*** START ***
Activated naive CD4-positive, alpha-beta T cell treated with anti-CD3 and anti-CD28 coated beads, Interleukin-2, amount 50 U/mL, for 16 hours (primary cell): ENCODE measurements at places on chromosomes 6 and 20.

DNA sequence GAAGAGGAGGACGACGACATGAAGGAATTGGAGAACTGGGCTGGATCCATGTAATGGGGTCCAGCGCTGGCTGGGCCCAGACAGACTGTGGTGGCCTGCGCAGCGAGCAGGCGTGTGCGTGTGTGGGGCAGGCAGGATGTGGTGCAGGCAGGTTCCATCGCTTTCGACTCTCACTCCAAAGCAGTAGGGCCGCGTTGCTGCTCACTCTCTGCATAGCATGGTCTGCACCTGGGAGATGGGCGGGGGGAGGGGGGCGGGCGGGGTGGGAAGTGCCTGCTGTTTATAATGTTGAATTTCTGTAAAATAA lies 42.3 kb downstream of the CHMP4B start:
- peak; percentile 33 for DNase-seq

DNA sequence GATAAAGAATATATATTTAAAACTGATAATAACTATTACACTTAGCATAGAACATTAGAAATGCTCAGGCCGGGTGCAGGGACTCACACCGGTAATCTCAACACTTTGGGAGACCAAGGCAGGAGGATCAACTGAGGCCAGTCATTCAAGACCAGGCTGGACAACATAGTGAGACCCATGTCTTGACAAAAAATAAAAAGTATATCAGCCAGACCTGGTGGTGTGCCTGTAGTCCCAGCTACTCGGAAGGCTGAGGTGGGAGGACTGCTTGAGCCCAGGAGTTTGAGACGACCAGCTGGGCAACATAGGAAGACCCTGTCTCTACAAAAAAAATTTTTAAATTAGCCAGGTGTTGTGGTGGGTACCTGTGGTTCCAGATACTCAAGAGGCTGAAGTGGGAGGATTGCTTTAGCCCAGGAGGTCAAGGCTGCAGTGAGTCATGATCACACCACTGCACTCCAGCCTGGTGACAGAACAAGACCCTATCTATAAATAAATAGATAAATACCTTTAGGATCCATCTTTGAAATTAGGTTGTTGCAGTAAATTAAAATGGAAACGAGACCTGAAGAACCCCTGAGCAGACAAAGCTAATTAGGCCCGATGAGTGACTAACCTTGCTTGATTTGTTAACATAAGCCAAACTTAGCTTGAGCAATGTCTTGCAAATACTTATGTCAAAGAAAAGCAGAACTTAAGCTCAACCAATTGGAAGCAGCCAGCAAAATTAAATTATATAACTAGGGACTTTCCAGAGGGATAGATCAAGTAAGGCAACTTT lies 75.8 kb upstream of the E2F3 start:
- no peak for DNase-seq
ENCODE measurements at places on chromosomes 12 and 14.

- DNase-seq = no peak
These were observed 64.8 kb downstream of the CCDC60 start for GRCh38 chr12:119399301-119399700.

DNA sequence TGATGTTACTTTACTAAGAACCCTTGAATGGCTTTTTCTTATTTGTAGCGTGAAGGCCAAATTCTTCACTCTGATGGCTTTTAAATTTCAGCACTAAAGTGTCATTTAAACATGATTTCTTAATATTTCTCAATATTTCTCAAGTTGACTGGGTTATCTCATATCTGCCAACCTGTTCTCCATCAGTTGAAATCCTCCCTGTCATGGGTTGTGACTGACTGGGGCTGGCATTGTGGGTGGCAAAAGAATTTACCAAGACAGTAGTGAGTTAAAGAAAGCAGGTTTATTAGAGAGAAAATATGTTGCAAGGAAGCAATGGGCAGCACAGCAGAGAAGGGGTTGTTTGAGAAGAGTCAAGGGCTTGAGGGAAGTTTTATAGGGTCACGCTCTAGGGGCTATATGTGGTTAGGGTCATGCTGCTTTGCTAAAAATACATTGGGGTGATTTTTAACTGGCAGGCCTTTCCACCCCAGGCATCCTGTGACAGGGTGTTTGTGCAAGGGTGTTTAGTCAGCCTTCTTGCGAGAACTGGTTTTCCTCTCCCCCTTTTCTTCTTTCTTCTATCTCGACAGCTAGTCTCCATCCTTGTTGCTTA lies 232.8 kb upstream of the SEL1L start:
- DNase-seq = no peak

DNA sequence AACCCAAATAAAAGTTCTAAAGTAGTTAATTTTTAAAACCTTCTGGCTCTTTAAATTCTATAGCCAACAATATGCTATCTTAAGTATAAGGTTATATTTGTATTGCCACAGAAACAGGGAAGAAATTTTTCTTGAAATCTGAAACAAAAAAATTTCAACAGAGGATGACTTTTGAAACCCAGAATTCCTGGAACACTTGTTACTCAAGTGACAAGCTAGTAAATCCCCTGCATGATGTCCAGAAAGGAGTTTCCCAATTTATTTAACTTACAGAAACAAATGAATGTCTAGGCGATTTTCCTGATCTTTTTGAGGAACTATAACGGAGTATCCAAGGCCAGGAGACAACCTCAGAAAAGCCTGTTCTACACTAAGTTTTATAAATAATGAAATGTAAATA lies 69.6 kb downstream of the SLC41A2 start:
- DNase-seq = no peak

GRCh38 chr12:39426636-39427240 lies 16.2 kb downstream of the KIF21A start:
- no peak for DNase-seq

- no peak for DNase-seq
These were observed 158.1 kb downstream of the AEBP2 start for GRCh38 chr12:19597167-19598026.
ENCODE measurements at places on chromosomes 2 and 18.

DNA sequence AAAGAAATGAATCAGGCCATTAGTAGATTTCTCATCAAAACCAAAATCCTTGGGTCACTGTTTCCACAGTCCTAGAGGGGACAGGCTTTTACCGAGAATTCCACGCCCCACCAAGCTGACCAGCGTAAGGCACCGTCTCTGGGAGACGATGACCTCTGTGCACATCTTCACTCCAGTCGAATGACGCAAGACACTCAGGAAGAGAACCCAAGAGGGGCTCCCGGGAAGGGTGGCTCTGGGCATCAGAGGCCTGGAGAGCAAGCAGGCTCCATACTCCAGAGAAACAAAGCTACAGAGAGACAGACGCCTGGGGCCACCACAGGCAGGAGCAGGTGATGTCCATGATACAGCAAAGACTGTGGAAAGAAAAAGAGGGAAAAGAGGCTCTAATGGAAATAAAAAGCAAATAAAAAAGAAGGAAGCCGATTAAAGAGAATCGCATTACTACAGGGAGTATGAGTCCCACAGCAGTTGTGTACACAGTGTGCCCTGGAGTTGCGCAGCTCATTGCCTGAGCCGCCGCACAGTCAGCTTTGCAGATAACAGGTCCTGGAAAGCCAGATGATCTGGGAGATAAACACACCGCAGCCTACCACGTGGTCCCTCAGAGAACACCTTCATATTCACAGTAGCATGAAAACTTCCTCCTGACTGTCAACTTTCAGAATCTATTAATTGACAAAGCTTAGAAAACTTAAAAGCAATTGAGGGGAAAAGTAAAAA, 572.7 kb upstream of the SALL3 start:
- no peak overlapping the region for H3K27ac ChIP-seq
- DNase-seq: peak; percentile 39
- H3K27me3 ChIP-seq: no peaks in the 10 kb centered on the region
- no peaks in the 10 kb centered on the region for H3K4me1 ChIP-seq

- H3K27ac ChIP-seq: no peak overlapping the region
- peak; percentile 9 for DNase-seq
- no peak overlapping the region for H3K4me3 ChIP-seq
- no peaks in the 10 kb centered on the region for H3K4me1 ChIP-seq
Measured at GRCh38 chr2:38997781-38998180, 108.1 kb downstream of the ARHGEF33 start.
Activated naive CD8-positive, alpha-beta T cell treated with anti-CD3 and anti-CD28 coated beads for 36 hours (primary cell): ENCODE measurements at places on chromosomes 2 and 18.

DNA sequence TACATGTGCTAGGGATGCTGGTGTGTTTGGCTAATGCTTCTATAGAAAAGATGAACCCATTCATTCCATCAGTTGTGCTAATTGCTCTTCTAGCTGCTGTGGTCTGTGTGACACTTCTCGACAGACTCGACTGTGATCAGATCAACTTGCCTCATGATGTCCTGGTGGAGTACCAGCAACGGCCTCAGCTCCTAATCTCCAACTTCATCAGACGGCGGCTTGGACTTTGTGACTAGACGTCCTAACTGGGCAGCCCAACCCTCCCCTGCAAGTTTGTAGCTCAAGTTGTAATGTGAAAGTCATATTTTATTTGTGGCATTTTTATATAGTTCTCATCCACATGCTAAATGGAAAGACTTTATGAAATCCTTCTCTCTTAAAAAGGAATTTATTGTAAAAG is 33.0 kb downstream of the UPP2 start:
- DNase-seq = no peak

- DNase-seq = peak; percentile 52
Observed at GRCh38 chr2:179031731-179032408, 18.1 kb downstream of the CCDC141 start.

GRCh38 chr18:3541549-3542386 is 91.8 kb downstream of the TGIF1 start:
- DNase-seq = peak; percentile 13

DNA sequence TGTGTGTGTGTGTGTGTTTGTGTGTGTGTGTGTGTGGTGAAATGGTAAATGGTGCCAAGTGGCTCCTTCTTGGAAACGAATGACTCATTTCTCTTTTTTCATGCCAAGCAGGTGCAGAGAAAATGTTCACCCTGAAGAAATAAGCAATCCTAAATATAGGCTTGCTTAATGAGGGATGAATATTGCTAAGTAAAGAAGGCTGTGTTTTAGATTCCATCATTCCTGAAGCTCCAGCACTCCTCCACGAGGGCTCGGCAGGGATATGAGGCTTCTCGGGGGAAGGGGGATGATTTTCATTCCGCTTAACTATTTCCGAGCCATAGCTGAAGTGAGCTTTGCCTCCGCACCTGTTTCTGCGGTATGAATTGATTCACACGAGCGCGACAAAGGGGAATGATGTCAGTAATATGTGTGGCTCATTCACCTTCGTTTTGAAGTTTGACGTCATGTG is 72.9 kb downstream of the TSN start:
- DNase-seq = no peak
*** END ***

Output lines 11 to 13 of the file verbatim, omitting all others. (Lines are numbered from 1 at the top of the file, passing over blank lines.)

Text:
DNA sequence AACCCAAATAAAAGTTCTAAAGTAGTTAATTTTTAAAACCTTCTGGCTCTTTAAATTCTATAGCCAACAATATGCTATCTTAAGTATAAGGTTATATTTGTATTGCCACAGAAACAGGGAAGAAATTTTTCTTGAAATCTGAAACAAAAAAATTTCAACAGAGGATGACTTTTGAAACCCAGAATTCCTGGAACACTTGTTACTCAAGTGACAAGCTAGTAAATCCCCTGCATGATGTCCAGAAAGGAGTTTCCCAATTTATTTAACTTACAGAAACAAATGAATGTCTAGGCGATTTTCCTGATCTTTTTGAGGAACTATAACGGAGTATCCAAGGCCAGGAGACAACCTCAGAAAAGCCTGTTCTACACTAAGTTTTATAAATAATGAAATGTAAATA lies 69.6 kb downstream of the SLC41A2 start:
- DNase-seq = no peak

GRCh38 chr12:39426636-39427240 lies 16.2 kb downstream of the KIF21A start: